The festivals of Nigeria

In Nigeria, festivals like the rituals carried out by the Ekpe are exemplary of the vast and eccentric cultural landscape it holds.

Festivals are ceremonies held regularly in a city or location, dedicated to life, but also to art and creativity. Music and dance are an integral part of Nigerian culture, and the most diverse feature is its people, hundreds of languages, and specialties of the array of ethnic groups, which is the most intriguing to me.

The ancient Nok culture built terracotta sculptures that were unearthed  in 1928. Its people raised crops and cattle and have paid particular attention to personal adornment which distinctive features include naturalism.

The vibrance of these festivals is accentuated by the flair that local dresses have.
Image: Khalid on Flickr

Nigeria has many attractions that are of interest to tourists. There is an array of coastal beaches, wildlife reserves, and many museums that house artistic treasures. The diversity of costumes is often visible in the crowds that gather in the country’s frequent yearly celebrations.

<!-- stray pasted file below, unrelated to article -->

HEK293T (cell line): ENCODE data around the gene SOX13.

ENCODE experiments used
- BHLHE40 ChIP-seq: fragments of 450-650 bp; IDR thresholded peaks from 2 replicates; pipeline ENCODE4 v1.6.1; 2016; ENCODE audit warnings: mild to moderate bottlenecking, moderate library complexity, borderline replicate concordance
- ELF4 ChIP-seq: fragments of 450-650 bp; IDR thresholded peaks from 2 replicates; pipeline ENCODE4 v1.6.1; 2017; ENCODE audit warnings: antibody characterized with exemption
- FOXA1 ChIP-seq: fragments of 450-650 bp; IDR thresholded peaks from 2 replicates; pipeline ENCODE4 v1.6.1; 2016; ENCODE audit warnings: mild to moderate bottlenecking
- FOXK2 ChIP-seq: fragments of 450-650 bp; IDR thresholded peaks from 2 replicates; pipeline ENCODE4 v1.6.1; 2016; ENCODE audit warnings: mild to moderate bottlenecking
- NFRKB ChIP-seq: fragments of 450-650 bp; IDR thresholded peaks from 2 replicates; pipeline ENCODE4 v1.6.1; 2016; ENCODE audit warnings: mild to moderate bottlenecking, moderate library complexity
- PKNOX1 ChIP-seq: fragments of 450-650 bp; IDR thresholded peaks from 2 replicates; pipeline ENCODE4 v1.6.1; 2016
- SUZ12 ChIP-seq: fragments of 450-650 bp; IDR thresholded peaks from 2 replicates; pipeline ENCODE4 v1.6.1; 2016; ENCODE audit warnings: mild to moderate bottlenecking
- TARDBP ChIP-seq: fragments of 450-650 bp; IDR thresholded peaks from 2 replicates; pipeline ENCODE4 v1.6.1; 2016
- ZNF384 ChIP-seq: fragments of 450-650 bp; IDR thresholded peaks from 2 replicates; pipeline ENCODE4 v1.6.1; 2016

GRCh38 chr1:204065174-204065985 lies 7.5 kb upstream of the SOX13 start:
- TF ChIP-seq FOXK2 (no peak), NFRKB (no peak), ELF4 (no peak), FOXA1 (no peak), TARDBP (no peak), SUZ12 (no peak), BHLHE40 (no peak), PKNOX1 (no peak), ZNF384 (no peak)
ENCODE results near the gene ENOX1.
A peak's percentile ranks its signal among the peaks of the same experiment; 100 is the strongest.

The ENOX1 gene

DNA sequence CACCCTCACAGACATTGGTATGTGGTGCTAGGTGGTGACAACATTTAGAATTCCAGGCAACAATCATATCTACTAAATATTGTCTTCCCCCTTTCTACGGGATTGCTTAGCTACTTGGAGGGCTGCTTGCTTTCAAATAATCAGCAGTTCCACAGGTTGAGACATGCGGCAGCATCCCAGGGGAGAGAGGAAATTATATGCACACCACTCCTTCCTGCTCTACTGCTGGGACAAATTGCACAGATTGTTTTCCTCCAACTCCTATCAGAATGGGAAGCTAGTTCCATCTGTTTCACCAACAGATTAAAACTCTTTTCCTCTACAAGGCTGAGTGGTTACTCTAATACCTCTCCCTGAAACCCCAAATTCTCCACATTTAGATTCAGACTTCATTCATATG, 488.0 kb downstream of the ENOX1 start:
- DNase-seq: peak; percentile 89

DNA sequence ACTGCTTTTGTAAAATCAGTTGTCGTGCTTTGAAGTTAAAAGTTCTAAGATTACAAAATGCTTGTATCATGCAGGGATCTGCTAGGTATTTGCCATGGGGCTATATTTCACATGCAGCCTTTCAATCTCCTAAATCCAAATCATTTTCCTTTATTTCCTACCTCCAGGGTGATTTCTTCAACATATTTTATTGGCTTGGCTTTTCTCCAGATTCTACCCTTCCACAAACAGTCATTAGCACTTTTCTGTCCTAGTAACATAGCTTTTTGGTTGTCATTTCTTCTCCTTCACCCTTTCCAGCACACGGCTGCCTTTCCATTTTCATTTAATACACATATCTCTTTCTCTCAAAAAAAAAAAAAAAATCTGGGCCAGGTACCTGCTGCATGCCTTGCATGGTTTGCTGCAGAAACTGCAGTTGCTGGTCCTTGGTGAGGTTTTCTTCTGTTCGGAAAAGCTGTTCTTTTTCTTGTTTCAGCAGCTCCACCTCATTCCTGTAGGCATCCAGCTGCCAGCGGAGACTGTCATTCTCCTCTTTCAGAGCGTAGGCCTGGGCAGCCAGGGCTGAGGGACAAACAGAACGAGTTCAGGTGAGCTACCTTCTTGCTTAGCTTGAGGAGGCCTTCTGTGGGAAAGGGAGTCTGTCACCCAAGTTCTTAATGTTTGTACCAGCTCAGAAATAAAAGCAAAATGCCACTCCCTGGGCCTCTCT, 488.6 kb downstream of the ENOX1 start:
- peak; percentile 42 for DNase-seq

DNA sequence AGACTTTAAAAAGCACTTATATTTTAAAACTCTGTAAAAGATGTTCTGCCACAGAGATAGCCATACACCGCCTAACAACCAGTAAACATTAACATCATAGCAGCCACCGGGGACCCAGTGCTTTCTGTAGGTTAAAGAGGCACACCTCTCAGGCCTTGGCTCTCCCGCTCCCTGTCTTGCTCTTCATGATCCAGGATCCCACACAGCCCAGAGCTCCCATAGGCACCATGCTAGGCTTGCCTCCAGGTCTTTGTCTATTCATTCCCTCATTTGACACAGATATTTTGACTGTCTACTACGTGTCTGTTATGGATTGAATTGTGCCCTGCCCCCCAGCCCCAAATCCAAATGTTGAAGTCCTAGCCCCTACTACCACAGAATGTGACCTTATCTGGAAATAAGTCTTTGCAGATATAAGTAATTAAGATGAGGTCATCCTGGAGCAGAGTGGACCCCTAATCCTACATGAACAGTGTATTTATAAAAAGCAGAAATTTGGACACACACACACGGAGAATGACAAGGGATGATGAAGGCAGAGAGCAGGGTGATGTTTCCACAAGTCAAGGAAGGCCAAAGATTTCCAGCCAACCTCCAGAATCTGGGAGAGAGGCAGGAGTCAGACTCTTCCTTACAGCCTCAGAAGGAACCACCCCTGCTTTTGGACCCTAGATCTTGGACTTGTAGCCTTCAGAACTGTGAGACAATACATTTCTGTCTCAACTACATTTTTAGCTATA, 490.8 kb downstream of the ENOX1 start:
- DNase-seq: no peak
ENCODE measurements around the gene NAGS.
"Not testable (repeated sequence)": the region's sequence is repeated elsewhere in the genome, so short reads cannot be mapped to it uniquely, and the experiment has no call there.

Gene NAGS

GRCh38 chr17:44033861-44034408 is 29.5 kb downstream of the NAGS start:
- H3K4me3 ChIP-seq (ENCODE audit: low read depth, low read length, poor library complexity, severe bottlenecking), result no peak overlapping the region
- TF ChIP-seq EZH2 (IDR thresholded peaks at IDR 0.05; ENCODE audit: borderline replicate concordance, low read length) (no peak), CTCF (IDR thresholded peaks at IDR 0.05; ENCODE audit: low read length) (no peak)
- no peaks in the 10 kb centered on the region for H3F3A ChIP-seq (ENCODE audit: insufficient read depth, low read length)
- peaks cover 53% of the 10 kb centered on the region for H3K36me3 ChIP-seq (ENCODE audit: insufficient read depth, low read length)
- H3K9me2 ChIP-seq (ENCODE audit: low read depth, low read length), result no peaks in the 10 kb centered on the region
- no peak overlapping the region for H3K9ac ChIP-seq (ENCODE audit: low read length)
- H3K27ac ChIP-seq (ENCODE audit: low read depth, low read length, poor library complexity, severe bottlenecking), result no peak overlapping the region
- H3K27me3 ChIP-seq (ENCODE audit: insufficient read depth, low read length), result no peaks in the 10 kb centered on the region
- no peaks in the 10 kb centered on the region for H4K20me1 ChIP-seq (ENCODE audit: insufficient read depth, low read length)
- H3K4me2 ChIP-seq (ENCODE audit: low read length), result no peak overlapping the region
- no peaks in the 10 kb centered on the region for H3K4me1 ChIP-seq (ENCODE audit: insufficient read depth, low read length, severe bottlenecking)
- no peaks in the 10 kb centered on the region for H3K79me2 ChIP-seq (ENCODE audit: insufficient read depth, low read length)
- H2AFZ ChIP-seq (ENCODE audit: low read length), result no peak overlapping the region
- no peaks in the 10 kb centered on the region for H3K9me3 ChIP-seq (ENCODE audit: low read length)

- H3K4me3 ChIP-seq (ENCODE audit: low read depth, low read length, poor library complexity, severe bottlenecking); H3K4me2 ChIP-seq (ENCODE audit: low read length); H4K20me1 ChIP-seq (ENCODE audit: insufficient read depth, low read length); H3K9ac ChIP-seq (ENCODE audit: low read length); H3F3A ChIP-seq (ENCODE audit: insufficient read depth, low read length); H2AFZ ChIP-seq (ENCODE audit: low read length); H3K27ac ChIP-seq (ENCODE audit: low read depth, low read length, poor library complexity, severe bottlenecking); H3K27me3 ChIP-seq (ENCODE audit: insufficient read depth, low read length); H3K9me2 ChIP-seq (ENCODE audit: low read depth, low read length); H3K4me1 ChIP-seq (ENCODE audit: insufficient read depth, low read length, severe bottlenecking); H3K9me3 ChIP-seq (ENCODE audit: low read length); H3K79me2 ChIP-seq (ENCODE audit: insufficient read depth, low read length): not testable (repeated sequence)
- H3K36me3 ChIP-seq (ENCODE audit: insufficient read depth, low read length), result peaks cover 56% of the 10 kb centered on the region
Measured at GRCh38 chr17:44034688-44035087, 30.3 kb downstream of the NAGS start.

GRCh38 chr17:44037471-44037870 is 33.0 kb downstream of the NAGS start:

The masquerade festivals are always a sight to see. Known locally as the Ekpe festival, this event is usually packed with dynamic movement from masked dancers, as well as the cutting of a goat.

I do not know the main aim of its celebration, but the most important fact is that it brings people together to observe and capture culture. Different customs, stories, and music are characteristic of such festivals, but their goal is the same, right? To bring people closer, present one’s self and preserve heritage.

The Ekpe festival.
Image: TRANSAFRICA TOGO on Flickr

Interesting to know!

  • Umuahia is the capital city of Abia State in southeastern Nigeria. It is well known as an agricultural market since 1916 and a railway collection point for crops such as yams, cassava, corn (maize), taro, citrus fruits, and palm oil and kernels. Local governments are also composed of clans, with vastly diverse origins.

 

  • Umuopara is generally regarded as the cradle of Umuahia civilization, presently known for the famous Ekpe Festival and one of the beliefs regarding the origin of Umuopara people. Umuopara people did not migrate from anywhere…It has been suggested that at least sections of the people of Umuopara came from the Obowu and Mbaise regions.
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